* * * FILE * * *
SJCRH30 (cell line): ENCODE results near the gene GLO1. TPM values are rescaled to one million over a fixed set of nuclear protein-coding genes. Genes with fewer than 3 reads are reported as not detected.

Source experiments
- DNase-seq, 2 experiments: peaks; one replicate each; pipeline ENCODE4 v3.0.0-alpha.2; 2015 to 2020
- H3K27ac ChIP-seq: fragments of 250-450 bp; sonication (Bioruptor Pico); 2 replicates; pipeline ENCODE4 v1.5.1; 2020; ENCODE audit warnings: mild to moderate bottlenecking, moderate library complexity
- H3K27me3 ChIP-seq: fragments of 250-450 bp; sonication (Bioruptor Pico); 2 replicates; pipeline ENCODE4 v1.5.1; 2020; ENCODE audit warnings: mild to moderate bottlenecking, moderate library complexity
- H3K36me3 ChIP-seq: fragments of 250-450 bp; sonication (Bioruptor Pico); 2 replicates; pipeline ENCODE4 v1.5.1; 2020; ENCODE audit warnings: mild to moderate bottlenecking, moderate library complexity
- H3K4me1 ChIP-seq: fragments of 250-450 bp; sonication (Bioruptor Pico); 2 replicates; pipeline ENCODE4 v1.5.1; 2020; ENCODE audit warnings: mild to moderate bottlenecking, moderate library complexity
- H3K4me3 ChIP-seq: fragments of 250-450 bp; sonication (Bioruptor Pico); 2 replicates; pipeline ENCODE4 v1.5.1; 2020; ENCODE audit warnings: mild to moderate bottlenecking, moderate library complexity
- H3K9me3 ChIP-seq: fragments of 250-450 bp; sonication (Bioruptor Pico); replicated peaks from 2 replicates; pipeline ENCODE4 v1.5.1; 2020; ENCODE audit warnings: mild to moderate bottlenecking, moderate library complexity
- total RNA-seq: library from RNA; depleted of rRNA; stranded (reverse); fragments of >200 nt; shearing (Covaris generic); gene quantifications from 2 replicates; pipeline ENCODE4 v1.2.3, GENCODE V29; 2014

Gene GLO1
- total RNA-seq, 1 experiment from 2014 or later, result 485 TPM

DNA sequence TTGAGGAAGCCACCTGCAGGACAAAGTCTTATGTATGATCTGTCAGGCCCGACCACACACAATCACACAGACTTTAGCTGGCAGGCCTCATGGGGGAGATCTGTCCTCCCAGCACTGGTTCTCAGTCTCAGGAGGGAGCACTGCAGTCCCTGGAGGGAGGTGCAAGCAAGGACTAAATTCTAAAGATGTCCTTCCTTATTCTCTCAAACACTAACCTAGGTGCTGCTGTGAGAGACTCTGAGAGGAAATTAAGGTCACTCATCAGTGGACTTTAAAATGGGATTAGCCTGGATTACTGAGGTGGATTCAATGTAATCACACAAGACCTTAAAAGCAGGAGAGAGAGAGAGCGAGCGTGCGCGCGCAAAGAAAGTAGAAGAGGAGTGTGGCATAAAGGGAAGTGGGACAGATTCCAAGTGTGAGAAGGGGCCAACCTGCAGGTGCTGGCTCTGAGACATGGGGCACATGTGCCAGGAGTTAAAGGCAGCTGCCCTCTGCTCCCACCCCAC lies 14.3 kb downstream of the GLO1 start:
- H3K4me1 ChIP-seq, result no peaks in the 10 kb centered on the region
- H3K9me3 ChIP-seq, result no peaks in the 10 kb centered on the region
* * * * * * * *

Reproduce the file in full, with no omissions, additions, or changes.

SJCRH30 (cell line): ENCODE results near the gene GLO1. TPM values are rescaled to one million over a fixed set of nuclear protein-coding genes. Genes with fewer than 3 reads are reported as not detected.

Source experiments
- DNase-seq, 2 experiments: peaks; one replicate each; pipeline ENCODE4 v3.0.0-alpha.2; 2015 to 2020
- H3K27ac ChIP-seq: fragments of 250-450 bp; sonication (Bioruptor Pico); 2 replicates; pipeline ENCODE4 v1.5.1; 2020; ENCODE audit warnings: mild to moderate bottlenecking, moderate library complexity
- H3K27me3 ChIP-seq: fragments of 250-450 bp; sonication (Bioruptor Pico); 2 replicates; pipeline ENCODE4 v1.5.1; 2020; ENCODE audit warnings: mild to moderate bottlenecking, moderate library complexity
- H3K36me3 ChIP-seq: fragments of 250-450 bp; sonication (Bioruptor Pico); 2 replicates; pipeline ENCODE4 v1.5.1; 2020; ENCODE audit warnings: mild to moderate bottlenecking, moderate library complexity
- H3K4me1 ChIP-seq: fragments of 250-450 bp; sonication (Bioruptor Pico); 2 replicates; pipeline ENCODE4 v1.5.1; 2020; ENCODE audit warnings: mild to moderate bottlenecking, moderate library complexity
- H3K4me3 ChIP-seq: fragments of 250-450 bp; sonication (Bioruptor Pico); 2 replicates; pipeline ENCODE4 v1.5.1; 2020; ENCODE audit warnings: mild to moderate bottlenecking, moderate library complexity
- H3K9me3 ChIP-seq: fragments of 250-450 bp; sonication (Bioruptor Pico); replicated peaks from 2 replicates; pipeline ENCODE4 v1.5.1; 2020; ENCODE audit warnings: mild to moderate bottlenecking, moderate library complexity
- total RNA-seq: library from RNA; depleted of rRNA; stranded (reverse); fragments of >200 nt; shearing (Covaris generic); gene quantifications from 2 replicates; pipeline ENCODE4 v1.2.3, GENCODE V29; 2014

Gene GLO1
- total RNA-seq, 1 experiment from 2014 or later, result 485 TPM

DNA sequence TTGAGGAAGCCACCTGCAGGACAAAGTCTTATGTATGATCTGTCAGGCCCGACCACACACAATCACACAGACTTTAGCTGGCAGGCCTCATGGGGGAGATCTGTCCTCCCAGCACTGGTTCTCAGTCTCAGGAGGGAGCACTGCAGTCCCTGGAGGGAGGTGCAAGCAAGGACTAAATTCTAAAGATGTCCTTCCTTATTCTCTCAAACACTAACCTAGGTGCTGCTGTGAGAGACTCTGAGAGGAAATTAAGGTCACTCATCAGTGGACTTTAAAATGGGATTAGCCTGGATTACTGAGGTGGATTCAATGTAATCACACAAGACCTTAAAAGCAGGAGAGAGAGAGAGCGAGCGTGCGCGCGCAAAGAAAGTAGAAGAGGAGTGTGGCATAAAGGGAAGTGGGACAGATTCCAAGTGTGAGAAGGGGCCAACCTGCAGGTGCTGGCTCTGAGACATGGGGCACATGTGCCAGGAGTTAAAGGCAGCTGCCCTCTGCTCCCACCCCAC lies 14.3 kb downstream of the GLO1 start:
- H3K4me1 ChIP-seq, result no peaks in the 10 kb centered on the region
- H3K9me3 ChIP-seq, result no peaks in the 10 kb centered on the region